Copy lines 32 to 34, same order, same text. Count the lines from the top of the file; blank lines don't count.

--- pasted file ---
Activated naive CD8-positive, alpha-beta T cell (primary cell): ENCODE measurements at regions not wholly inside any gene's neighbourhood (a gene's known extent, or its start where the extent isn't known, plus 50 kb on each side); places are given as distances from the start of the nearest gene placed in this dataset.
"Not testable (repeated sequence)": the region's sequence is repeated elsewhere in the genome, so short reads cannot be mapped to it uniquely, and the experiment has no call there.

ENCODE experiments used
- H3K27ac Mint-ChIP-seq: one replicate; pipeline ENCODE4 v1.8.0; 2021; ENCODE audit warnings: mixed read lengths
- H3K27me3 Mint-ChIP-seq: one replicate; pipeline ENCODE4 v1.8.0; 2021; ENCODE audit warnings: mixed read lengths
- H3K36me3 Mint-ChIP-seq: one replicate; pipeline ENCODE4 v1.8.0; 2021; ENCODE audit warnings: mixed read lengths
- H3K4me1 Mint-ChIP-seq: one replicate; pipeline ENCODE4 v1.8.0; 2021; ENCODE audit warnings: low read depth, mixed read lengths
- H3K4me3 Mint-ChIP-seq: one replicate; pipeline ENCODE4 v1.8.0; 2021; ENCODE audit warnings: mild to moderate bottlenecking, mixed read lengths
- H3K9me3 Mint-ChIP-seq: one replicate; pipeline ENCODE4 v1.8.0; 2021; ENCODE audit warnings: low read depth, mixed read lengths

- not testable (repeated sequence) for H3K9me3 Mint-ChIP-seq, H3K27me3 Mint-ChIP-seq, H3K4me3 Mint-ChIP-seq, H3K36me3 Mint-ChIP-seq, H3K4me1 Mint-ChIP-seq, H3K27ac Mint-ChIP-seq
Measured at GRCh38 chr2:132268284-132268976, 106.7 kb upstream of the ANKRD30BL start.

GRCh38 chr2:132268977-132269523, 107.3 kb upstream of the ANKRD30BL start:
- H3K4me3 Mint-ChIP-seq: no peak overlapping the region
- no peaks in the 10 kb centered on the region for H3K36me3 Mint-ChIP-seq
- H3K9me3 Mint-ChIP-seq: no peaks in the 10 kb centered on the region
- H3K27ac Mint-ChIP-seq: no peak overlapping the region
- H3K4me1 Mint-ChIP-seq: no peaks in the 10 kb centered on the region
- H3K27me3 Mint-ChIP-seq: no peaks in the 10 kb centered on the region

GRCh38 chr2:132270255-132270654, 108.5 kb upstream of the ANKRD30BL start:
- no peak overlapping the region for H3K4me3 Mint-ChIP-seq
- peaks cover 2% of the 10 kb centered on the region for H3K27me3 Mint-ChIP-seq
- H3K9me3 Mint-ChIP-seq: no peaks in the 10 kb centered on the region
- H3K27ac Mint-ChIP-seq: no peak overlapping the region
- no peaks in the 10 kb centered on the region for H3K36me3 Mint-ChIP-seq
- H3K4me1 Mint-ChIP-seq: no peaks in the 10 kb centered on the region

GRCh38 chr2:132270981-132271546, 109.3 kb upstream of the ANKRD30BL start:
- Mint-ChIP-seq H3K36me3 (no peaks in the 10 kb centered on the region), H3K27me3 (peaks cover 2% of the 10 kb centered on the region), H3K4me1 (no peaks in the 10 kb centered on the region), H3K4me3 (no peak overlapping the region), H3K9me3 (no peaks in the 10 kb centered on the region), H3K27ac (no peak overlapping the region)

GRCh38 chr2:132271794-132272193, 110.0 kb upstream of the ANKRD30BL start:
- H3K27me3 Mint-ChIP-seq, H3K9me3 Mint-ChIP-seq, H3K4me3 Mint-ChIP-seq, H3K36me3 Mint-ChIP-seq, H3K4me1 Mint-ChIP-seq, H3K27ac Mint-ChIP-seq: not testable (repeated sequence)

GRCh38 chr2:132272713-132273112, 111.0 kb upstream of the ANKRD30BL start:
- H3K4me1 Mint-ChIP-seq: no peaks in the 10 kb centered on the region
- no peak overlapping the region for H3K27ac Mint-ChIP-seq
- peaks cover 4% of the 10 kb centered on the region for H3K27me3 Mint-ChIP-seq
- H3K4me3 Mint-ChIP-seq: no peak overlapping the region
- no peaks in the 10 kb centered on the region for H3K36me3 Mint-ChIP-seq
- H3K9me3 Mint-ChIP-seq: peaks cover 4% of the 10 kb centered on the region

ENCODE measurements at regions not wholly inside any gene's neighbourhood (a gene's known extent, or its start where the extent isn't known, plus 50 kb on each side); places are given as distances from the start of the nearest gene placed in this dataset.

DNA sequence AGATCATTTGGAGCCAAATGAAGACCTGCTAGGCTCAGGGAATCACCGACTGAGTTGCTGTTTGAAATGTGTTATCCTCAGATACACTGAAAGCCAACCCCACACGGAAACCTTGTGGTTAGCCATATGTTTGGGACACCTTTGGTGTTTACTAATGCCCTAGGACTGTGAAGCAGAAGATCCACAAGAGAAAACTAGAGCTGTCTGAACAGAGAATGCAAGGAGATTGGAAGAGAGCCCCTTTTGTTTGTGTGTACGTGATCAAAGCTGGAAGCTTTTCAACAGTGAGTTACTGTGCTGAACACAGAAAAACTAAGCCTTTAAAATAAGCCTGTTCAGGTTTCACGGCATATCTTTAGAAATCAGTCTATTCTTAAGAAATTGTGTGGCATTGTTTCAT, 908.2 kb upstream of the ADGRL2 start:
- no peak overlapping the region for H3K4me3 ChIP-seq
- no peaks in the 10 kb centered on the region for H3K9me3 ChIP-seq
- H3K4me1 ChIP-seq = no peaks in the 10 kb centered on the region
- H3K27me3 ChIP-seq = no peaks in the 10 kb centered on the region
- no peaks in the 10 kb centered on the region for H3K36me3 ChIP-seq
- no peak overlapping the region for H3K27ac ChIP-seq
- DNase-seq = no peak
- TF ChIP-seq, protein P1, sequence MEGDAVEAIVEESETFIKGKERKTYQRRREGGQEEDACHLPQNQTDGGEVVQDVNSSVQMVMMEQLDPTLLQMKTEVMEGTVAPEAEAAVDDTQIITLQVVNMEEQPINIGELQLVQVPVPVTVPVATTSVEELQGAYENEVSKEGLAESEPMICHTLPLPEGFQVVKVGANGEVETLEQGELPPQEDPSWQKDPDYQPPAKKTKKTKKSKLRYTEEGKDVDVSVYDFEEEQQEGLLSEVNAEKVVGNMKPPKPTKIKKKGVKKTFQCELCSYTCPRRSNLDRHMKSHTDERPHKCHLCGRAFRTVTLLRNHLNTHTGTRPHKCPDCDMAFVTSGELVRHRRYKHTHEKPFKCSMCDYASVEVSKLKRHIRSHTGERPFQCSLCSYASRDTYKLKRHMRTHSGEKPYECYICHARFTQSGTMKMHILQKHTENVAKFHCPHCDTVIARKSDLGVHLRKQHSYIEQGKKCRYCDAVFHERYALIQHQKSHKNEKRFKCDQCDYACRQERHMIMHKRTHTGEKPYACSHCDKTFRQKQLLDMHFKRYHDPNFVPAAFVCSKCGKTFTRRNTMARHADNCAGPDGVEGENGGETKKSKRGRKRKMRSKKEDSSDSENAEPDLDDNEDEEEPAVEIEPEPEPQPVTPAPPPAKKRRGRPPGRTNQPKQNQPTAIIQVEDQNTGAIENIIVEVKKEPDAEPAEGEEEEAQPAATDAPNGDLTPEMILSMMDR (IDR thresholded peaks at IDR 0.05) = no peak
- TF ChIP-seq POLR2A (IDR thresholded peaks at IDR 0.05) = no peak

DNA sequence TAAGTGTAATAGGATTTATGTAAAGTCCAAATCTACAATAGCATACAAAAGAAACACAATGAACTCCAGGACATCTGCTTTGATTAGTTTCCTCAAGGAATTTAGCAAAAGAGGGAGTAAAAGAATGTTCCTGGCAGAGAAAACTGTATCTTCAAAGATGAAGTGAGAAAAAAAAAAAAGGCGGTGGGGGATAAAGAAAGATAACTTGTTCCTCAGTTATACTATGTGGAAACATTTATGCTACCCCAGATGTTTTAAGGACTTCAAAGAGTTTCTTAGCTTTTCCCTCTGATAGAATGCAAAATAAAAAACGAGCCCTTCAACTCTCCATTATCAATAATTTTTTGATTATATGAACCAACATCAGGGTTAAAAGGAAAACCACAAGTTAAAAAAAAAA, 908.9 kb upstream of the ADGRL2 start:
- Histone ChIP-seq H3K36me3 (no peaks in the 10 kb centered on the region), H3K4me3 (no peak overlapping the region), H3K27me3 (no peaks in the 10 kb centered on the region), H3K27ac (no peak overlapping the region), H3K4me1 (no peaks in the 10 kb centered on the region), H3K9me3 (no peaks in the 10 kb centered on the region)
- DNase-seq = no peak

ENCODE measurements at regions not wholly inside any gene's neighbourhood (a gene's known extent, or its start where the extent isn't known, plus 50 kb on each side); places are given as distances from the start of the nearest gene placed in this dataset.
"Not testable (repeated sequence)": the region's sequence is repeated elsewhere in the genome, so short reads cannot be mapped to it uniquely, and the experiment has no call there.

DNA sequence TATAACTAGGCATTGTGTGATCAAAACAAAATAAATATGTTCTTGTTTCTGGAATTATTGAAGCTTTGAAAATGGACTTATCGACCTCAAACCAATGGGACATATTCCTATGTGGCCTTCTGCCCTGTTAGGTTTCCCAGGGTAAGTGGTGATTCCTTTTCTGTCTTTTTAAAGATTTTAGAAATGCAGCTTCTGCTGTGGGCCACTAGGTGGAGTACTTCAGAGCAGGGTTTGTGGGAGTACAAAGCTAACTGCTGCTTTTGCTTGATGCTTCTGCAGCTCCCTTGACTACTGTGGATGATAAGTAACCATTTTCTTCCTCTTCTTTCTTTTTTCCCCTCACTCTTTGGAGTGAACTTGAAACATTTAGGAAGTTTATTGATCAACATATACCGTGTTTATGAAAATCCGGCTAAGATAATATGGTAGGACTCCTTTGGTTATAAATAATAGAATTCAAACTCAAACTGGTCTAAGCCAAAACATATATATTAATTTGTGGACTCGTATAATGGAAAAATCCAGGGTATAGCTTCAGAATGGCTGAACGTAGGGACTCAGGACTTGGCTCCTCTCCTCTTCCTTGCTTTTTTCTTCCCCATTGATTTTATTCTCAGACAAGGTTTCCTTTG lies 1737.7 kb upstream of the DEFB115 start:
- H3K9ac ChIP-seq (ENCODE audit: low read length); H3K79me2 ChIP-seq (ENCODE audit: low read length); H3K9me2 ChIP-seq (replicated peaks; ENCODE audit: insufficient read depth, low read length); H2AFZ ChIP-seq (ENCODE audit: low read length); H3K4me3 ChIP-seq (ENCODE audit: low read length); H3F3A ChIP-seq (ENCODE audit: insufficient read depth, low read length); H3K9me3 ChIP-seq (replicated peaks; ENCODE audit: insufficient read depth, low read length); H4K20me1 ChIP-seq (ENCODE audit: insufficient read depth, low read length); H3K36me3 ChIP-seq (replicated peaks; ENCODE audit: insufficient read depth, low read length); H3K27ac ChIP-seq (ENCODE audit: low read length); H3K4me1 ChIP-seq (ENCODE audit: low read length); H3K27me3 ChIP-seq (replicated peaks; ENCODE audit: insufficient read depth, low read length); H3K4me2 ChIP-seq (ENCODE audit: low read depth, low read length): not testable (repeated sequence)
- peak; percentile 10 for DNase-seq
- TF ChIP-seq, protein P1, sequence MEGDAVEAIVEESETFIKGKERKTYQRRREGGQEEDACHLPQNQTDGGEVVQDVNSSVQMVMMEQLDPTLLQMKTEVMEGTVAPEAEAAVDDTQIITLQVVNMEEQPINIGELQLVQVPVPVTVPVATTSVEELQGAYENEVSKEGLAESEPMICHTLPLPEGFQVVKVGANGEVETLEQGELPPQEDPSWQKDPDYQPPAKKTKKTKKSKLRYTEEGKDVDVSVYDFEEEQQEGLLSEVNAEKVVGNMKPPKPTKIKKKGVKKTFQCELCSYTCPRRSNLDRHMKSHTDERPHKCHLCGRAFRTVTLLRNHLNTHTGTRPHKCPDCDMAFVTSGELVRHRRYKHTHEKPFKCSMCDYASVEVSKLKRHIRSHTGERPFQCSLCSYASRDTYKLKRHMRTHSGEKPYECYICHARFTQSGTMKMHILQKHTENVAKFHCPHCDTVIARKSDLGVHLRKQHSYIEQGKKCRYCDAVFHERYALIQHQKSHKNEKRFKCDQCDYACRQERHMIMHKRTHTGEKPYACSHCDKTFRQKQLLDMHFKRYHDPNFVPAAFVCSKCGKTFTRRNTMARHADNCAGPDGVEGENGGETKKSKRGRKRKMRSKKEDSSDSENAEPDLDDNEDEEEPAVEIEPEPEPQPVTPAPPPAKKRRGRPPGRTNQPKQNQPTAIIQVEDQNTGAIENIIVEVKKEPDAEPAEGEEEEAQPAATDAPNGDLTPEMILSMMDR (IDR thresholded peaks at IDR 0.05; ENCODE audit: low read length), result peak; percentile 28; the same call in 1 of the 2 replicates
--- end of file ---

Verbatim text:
- no peak overlapping the region for H3K27ac Mint-ChIP-seq
- peaks cover 4% of the 10 kb centered on the region for H3K27me3 Mint-ChIP-seq
- H3K4me3 Mint-ChIP-seq: no peak overlapping the region